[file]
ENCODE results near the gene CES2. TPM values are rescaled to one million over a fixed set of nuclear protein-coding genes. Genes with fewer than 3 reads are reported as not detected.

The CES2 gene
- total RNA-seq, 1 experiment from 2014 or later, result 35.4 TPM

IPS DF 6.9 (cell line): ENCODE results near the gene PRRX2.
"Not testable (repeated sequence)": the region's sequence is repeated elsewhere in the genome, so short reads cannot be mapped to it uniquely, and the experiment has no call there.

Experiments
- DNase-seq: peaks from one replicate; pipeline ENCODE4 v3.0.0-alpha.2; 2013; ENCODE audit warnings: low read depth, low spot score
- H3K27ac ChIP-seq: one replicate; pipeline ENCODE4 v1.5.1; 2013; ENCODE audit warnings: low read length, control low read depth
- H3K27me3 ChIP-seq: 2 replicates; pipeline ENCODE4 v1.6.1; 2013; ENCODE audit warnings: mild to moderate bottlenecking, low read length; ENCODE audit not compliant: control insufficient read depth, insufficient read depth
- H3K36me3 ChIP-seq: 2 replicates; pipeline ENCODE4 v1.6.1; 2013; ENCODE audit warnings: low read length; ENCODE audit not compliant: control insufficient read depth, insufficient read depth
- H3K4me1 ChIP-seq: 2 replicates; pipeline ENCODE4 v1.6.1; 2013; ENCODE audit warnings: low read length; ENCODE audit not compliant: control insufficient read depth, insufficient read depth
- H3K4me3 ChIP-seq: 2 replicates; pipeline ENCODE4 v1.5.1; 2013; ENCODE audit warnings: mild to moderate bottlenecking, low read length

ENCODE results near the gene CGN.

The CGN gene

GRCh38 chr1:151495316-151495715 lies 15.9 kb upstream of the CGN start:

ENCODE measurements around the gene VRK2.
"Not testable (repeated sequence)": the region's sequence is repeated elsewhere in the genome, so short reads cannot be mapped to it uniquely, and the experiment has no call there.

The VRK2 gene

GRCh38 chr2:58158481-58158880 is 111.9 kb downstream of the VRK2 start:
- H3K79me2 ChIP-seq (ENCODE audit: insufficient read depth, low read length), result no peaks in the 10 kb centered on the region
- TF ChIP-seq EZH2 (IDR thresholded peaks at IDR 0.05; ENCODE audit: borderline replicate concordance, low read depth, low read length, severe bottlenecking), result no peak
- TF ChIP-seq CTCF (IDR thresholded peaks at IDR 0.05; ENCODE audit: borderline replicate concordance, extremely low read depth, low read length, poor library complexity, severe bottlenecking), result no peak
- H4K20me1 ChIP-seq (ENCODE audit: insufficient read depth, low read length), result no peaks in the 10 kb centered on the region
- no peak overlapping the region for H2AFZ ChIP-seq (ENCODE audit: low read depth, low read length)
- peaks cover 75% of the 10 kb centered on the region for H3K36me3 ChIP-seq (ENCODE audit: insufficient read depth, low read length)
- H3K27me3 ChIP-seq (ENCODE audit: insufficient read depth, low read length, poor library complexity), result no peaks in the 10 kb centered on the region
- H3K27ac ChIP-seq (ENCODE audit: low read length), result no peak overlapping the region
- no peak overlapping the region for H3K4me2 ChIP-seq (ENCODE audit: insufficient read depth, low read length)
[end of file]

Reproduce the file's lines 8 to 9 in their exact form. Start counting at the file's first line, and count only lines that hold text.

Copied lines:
- H3K27ac ChIP-seq: one replicate; pipeline ENCODE4 v1.5.1; 2013; ENCODE audit warnings: low read length, control low read depth
- H3K27me3 ChIP-seq: 2 replicates; pipeline ENCODE4 v1.6.1; 2013; ENCODE audit warnings: mild to moderate bottlenecking, low read length; ENCODE audit not compliant: control insufficient read depth, insufficient read depth